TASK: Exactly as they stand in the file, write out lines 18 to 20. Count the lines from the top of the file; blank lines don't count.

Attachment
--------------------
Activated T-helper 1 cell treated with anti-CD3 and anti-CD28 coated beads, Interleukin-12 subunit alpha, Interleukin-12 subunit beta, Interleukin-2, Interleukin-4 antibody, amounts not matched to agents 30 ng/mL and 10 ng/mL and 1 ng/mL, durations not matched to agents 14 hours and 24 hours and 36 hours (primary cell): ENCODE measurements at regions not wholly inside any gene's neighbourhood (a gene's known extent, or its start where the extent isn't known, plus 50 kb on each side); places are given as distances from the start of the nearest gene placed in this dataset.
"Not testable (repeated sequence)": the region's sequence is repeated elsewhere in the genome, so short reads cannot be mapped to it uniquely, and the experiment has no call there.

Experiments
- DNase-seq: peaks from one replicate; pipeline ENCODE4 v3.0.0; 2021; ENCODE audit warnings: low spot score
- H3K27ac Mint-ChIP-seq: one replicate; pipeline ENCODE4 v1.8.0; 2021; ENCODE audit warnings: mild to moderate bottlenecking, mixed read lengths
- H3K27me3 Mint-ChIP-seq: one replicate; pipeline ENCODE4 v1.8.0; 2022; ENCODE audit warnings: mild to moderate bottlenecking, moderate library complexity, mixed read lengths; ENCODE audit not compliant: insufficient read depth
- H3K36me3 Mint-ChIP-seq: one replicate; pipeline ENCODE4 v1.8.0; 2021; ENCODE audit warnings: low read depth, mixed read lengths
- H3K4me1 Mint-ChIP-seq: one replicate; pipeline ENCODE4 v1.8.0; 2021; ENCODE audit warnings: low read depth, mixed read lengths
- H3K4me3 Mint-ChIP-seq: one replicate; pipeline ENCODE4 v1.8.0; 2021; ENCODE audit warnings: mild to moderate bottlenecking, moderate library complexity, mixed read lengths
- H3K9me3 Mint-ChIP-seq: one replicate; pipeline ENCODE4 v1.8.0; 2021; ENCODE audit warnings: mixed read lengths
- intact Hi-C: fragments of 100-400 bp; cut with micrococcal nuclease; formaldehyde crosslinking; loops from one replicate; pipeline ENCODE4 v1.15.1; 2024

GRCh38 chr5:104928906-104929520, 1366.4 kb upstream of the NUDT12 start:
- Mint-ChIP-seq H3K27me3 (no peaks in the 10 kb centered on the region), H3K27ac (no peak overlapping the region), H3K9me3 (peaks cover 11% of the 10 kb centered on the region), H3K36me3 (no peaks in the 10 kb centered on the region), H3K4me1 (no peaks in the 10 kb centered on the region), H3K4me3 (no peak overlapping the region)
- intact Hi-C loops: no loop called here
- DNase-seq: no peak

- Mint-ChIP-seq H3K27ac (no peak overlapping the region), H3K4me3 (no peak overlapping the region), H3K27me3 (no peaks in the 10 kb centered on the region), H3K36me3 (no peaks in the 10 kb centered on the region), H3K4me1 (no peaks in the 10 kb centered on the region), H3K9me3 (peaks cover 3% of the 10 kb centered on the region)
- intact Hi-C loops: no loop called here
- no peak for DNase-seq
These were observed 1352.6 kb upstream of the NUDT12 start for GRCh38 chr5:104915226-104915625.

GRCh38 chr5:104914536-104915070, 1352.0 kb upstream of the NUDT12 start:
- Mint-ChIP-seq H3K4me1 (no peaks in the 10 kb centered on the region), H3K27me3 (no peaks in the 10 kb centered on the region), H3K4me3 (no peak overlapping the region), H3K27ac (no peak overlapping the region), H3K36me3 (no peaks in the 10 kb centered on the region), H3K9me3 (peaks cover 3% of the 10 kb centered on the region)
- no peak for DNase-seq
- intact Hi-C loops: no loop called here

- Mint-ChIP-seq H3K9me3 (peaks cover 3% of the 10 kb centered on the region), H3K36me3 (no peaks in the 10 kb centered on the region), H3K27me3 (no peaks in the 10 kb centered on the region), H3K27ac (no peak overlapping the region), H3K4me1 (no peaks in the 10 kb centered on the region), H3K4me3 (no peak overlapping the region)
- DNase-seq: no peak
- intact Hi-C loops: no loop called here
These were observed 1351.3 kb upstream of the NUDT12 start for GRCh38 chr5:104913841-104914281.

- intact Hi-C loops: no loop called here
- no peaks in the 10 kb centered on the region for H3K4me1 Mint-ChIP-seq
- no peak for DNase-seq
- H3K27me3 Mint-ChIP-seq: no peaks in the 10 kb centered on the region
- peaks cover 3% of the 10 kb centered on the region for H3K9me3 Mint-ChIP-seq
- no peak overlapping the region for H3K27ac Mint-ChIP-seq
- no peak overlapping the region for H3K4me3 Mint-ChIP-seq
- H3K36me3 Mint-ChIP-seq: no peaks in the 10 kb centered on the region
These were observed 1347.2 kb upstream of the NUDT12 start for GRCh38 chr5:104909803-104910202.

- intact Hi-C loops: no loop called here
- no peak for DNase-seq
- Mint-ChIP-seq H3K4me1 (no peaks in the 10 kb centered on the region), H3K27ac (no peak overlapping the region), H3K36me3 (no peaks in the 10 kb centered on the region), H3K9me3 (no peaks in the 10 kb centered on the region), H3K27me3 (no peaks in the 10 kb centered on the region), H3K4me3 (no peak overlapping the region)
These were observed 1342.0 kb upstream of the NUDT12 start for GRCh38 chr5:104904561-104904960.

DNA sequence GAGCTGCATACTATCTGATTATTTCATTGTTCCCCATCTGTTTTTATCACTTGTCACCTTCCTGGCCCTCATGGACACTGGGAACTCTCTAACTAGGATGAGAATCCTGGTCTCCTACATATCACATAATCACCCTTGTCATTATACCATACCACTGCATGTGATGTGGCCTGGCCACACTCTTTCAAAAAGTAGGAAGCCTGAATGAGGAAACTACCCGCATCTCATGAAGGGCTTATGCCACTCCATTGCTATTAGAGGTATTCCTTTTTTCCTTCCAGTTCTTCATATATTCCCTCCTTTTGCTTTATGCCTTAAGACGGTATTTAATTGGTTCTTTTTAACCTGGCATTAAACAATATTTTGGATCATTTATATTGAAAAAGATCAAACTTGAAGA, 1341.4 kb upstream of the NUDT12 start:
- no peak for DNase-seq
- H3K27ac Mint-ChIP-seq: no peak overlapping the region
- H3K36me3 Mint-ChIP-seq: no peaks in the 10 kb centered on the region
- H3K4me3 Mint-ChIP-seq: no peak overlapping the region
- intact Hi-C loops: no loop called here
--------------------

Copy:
- no peak for DNase-seq
These were observed 1352.6 kb upstream of the NUDT12 start for GRCh38 chr5:104915226-104915625.

GRCh38 chr5:104914536-104915070, 1352.0 kb upstream of the NUDT12 start: